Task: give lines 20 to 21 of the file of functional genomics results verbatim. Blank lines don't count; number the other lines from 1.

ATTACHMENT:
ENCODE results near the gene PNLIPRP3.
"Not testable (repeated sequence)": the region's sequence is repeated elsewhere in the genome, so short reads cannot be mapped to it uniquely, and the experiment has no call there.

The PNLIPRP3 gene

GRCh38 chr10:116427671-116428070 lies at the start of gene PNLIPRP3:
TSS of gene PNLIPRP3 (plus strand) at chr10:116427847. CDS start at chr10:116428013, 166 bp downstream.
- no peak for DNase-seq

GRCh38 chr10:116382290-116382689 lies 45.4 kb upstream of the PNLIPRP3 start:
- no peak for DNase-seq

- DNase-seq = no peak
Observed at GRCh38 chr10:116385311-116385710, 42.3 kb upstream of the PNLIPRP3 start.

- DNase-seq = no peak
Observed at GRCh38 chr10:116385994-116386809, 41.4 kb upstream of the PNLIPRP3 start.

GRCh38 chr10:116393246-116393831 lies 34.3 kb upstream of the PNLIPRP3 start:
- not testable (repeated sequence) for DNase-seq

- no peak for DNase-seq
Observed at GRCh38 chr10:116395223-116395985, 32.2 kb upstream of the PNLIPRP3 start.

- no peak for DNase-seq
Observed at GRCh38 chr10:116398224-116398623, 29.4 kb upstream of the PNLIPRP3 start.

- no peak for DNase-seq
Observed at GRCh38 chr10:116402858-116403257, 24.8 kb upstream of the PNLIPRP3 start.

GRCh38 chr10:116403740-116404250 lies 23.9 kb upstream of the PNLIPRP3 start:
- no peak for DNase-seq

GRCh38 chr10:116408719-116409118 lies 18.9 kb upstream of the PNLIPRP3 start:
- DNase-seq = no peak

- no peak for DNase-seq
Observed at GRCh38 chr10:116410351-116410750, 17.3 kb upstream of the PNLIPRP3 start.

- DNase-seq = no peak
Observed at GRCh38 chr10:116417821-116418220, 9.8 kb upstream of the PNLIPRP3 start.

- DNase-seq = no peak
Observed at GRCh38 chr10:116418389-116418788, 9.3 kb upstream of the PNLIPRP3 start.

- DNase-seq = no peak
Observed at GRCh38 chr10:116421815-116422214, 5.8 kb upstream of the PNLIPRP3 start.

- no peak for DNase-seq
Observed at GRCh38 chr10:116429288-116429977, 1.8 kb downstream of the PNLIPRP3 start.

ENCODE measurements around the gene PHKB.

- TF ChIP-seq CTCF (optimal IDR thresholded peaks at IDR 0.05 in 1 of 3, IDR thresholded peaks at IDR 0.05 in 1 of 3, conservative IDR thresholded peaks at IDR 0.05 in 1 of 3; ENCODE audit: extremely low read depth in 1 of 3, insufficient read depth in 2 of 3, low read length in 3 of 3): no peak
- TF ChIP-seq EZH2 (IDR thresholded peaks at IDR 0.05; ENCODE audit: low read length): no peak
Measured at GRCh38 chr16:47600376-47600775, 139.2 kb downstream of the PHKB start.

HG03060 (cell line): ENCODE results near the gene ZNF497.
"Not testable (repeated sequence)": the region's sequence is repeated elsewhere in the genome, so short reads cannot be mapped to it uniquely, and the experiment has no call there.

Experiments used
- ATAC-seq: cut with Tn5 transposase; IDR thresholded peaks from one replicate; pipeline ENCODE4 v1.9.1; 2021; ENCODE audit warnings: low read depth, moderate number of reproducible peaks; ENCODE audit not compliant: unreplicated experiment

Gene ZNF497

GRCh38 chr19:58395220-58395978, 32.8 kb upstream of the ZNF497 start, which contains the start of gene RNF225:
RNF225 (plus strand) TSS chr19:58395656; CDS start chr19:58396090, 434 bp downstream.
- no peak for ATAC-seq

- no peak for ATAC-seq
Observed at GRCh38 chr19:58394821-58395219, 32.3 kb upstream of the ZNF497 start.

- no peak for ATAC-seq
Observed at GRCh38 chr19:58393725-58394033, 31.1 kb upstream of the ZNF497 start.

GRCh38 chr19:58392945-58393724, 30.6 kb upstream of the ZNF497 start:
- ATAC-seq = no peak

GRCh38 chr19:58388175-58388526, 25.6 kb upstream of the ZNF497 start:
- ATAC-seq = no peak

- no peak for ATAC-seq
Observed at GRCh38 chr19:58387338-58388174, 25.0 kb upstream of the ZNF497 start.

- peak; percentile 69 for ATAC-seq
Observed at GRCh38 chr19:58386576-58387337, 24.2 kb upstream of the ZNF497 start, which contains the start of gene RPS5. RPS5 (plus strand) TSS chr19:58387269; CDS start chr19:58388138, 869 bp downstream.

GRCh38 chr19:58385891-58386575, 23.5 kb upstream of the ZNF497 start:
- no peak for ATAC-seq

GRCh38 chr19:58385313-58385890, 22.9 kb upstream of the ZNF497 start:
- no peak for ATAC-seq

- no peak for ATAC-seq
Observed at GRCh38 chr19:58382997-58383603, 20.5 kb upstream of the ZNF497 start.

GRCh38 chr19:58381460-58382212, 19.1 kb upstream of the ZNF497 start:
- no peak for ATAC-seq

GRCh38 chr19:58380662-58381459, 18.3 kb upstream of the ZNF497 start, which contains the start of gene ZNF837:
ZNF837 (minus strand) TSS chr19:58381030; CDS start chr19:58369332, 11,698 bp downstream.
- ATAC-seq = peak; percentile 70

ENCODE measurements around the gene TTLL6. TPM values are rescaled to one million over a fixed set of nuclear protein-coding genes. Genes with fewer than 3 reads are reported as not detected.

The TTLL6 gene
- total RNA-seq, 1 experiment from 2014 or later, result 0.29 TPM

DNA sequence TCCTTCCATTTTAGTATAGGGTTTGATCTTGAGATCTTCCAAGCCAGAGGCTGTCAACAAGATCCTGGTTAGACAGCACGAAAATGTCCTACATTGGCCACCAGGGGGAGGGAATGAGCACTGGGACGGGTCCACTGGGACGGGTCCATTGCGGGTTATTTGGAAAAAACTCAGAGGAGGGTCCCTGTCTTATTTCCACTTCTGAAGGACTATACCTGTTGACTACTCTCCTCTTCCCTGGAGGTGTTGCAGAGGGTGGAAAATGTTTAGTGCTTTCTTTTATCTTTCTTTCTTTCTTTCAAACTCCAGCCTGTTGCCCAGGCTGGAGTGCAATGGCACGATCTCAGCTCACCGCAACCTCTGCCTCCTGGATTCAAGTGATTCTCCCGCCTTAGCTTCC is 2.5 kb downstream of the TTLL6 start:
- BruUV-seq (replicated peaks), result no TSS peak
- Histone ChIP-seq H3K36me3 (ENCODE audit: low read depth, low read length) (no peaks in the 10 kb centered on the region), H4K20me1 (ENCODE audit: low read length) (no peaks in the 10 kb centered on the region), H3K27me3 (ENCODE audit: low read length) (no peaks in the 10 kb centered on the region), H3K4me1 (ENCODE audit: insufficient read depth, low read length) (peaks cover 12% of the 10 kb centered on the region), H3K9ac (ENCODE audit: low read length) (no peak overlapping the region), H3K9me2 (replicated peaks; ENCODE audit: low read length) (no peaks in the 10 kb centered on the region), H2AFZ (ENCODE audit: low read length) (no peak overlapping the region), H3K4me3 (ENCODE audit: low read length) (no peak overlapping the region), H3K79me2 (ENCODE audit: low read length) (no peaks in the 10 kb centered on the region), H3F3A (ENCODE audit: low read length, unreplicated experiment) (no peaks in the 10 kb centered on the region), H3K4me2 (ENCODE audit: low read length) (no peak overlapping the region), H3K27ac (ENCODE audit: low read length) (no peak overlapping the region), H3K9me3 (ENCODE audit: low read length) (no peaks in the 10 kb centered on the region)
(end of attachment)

Observed at GRCh38 chr10:116402858-116403257, 24.8 kb upstream of the PNLIPRP3 start.

GRCh38 chr10:116403740-116404250 lies 23.9 kb upstream of the PNLIPRP3 start: